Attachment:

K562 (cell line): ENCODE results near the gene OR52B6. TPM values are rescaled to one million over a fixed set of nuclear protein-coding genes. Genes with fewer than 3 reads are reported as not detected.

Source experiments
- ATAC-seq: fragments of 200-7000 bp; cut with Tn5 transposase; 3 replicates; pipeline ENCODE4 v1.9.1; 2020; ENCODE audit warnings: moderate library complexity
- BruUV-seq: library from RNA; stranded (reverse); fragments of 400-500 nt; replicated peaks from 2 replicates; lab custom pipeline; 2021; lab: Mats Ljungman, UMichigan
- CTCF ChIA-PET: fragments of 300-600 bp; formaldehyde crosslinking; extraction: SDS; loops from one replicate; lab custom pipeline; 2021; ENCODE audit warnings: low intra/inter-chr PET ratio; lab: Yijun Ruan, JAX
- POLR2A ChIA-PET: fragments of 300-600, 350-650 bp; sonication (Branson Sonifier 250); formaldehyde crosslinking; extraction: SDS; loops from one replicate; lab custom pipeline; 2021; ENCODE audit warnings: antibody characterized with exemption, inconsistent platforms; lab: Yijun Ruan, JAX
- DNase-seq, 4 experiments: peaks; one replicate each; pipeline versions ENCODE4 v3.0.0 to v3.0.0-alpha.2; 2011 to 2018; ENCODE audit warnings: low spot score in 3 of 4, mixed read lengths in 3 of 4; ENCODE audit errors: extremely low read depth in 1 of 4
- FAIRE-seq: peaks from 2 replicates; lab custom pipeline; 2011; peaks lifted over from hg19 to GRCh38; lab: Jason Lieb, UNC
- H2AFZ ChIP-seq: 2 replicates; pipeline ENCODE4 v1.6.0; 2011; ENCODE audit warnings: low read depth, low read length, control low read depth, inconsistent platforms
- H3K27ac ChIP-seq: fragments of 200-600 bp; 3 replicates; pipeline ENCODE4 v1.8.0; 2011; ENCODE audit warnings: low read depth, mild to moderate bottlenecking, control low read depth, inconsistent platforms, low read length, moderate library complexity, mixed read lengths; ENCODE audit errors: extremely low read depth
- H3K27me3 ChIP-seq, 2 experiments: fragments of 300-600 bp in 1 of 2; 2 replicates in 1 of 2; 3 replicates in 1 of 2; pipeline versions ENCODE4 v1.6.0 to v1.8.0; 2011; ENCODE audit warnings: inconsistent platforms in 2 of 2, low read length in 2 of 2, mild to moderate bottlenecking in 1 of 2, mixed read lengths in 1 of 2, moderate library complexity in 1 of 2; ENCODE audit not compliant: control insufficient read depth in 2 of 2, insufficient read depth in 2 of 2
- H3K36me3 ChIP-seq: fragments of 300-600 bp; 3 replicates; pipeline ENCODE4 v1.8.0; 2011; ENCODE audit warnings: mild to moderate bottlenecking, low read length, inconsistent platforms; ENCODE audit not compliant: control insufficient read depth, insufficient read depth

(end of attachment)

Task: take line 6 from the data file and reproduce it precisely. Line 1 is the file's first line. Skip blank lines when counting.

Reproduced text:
- POLR2A ChIA-PET: fragments of 300-600, 350-650 bp; sonication (Branson Sonifier 250); formaldehyde crosslinking; extraction: SDS; loops from one replicate; lab custom pipeline; 2021; ENCODE audit warnings: antibody characterized with exemption, inconsistent platforms; lab: Yijun Ruan, JAX